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Scots and Scots Descendant in America
Part III - Scots in the Settlement and Development of Canada and Newfoundland
Scots in Newfoundland by Malcolm Parsons


TO many who will read this book, Newfoundland is known only by report or through the pages of history; and it is interesting to note, as this article will later show, that men from Auld Scotiaís shores have played a very great part in making Britainís oldest colony what it is to-day. The majority of these persevering sons of the Heatherland carried little "siller" in their pockets, but their greater capital lay beneath the "croon oí their hats" and right well they used it. To compile a complete list of these Scots within the brief precincts of my space, would be, I am afraid, an impossible task, as we find them occupying positions of the highest distinction in church and state. Some of the greatest builders of Empire in Terra Nova have been and are Scotsmen, and while there are representatives in the colony from almost every shire in Scotland, still Greenock was probably headquarters, as it was from that trade-center many Scotsmen came to Newfoundland.

The cod and seal fisheries being the principal industries, practically all the Scotch firms doing business were directly or indirectly associated therewith, and with but few exceptions, devoted their energies and capital to the upbuilding of their business connections along these lines. One of the larger firms during the old regime was that of Kenneth McLean & Sons, the founder of which was a native of the north of Scotland, and a relative of the great Dr. Livingstone. Associated with him were his sons, who after his death moved to Montreal, and are known to-day as J. & R. McLean.

The firm of Hunter & Company was another very large one in the Eighteenth Century, and undoubtedly many offshoots from it are now known under other names ; Messrs. Patrick and Andrew Tasker were for a number of years Managers of this concern. They were long and honourably identified with Free Masonry and one of the local lodges bears their name. Another very old firm was that of Rennie Stewart & Company, whose principal hailed from Glasgow, and his descendants are to-day prominent in St. Johnís. McBride & Kerr was an old Greenock firm which afterwards changed to that of Goodfellow & Company. The partners of Messrs. R. & J. Rutherford acquired their business training with Hunter & Company, as did also their brothers, George and Andrew, who located at Harbor Grace, and the well known sign "Rutherford's Rain," is spoken of to this day.

For upwards of one hundred and fifty years, the name of Baine, John-stone & Company has been associated with the trade of Newfoundland, and it is notable that during that long period, the high standard set by their ancestors has been most worthily upheld by each succeeding generation. In 1780 their business was conducted at Port De Grave, an important fishing center, under the name of Lang, Baine & Company, and in 1800 was transferred to St. Johnís. The present managing director is Mr. Walter Baine Grieve, who in addition to his vast business interests has served Newfoundland in both branches of the Legislature, with honour to himself and great benefit to the colony. His father, the late J. J. Grieve, was one of Her Majestyís advisers in Newfoundland before responsible government was inaugurated. Many Scotsmen of ability and kindly personality have been connected with this old establishment, not the least of whom is John C. Hepburn, who is still with them. John Munn, one of the founders of Punton & Munn, afterwards John Munn & Company, was at one time a bookkeeper with Baine, Johnstone & Company. His descendants are still connected with the trade of the country, among them being John Shannon Munn, a director of Bowring Brothers, Ltd., and W. A. Munn, who carries on a commission and oil business.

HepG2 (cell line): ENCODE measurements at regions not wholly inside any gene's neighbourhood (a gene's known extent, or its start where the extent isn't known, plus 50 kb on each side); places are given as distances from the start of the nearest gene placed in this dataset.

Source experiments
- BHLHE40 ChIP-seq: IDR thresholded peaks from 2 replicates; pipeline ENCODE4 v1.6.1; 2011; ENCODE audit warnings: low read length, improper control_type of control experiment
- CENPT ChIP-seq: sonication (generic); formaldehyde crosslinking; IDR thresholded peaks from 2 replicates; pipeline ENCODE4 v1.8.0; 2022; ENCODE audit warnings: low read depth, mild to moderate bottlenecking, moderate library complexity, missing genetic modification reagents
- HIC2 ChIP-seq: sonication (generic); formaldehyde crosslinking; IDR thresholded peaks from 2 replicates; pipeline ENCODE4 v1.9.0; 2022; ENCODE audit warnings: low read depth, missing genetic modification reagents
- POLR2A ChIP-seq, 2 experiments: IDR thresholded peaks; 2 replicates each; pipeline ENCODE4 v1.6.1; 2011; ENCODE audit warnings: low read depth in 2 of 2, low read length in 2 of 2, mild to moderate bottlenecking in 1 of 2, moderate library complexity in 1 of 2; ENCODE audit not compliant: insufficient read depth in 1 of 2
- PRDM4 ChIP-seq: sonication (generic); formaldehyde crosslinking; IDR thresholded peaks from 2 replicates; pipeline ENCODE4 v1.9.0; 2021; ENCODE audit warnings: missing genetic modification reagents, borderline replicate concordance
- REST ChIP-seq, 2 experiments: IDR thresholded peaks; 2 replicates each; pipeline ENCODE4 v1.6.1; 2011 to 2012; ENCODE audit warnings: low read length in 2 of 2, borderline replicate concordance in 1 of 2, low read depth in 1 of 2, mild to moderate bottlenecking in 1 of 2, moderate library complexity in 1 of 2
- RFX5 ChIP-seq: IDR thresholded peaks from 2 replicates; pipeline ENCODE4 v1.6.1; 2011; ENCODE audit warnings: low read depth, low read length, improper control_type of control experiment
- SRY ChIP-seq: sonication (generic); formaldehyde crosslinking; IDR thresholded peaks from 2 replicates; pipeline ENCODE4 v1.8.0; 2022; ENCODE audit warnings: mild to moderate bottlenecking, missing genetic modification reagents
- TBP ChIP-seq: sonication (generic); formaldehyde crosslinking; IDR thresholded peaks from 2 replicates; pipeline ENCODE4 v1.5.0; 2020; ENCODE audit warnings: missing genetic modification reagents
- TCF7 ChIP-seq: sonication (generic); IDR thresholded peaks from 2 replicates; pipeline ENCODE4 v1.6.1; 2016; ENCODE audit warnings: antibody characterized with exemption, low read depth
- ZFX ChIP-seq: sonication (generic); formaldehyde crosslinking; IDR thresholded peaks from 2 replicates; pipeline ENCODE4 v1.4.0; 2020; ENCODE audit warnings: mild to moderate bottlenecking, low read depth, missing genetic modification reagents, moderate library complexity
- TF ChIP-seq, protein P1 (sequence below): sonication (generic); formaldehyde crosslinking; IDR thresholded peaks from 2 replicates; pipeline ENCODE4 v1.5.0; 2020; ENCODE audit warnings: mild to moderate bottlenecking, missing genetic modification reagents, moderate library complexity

On May 15, 1915, passed away a man who for about sixty years was at the forefront of commercial activity. Hon. James -Baird was born at Saltcoats, Ayrshire, November 30, 1821, and when but a lad of sixteen came to Newfoundland and became connected with the firm of Wilson & Company. In 1852, in conjunction with his brother David, he started the firm of Baird Brothers, which afterwards became James Baird. Some years later his three sons, J. C., Hugh and David, also his nephew, the late James Gordon, were taken into partnership. The firm then became Baird, Gordon & Company. On the death of Mr. Gordon the name was again changed, and the firm is now knowrn as James Baird, Limited. Messrs. James C., Hugh and David Baird are the present partners of a concern which ranks second to none in the island. Their ships ply to all ports which have trade connections with Newfoundland, and during the busy season, when the staple product is being handled, great activity may be seen on their extensive premises. The late Mr. Baird was for many years prominently identified with many manufacturing concerns, and held the Presidency of the Newfoundland Boot and Shoe Manufacturing Company until within a short time of his death. For fourteen years he sat in the Legislative Council, and often gave his adopted country the benefit of his exceptional ability and sound judgment. For a long period he was the honoured President of St. Andrew Ďs Society.

William Frew was born at Saltcoats, Ayrshire, in 1843, and came to Newfoundland when but seventeen years of age. Since 1881 he has conducted a large dry goods business in the same block as that of James Baird, Limited. Mr. Frew has found time for other interests, and at this writing is President of the Newfoundland Boot and Shoe Manufacturing Company. His brother-in-law, the late John Syme, was born at Irvine, Ayrshire, in 1843, and came out to the well-known firm of J. & W. Stewart,. known as the "Dundee Co.," which was the first to commence trade connections between Brazil and Newfoundland; and thanks to their initiative, within one hundred years Brazil has become Newrfoundland Ďs chief customer. James Stewart was a man of many parts and in 1812 was appointed one of the advisers to the resident governor.